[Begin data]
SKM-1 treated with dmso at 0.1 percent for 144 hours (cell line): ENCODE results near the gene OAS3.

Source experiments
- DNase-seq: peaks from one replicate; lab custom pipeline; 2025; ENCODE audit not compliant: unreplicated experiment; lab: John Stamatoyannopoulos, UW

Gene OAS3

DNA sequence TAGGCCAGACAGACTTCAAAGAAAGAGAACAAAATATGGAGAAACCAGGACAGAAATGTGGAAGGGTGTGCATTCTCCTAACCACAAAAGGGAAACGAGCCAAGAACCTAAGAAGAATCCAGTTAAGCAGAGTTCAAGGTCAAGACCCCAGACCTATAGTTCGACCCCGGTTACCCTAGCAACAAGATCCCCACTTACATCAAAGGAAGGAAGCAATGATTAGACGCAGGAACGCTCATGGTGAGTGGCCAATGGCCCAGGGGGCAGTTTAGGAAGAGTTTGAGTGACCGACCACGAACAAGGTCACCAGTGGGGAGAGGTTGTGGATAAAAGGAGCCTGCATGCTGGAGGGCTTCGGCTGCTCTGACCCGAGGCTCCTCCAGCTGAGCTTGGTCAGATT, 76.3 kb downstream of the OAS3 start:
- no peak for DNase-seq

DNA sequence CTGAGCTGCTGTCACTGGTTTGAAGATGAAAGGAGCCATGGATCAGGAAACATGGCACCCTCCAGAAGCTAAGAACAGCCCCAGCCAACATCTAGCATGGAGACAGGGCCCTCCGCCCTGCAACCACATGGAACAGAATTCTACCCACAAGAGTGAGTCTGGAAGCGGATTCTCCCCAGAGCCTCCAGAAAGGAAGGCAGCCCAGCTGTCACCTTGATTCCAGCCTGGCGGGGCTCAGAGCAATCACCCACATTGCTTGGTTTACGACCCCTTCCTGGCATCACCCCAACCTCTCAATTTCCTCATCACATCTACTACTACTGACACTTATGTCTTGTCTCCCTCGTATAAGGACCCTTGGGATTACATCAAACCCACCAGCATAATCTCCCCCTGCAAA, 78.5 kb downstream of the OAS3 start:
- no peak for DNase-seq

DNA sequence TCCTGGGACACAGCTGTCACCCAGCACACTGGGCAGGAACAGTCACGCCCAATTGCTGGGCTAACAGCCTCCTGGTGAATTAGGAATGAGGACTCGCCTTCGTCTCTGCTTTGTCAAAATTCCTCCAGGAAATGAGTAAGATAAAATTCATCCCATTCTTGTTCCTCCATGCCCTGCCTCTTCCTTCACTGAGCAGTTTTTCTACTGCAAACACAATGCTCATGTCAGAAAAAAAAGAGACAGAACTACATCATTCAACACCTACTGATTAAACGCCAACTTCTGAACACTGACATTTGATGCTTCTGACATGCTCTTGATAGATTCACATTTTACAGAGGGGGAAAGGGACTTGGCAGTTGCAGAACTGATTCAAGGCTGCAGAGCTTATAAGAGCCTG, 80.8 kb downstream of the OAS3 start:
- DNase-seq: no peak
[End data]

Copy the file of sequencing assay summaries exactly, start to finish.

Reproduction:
SKM-1 treated with dmso at 0.1 percent for 144 hours (cell line): ENCODE results near the gene OAS3.

Source experiments
- DNase-seq: peaks from one replicate; lab custom pipeline; 2025; ENCODE audit not compliant: unreplicated experiment; lab: John Stamatoyannopoulos, UW

Gene OAS3

DNA sequence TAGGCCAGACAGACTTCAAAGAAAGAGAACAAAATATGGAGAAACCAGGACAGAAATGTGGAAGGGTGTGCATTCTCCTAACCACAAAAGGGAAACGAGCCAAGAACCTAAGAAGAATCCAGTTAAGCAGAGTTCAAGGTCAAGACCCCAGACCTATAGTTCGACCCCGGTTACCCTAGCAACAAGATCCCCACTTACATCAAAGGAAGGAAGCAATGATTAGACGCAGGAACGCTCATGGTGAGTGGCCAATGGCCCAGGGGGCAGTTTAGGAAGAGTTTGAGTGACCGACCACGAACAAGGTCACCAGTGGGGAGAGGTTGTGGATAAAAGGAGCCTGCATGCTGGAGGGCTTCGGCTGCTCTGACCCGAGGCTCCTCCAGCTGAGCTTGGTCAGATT, 76.3 kb downstream of the OAS3 start:
- no peak for DNase-seq

DNA sequence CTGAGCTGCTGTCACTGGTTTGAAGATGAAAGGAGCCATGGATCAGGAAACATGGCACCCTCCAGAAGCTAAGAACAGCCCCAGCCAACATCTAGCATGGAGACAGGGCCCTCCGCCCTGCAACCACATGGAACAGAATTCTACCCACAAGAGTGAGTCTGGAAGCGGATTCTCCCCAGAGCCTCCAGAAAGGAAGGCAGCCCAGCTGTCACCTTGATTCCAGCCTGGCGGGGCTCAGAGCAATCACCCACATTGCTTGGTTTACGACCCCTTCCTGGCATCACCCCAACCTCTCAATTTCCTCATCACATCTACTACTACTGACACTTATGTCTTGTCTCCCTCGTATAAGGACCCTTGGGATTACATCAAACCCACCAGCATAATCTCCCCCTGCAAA, 78.5 kb downstream of the OAS3 start:
- no peak for DNase-seq

DNA sequence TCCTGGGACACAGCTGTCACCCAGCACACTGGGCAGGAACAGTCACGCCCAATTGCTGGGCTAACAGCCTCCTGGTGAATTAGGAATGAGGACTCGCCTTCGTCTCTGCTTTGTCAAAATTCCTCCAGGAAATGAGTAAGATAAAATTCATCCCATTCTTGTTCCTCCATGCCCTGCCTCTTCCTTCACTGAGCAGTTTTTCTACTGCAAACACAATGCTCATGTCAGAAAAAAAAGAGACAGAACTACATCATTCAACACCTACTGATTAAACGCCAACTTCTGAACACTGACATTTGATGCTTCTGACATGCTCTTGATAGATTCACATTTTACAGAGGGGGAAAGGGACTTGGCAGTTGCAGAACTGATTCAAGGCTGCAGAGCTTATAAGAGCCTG, 80.8 kb downstream of the OAS3 start:
- DNase-seq: no peak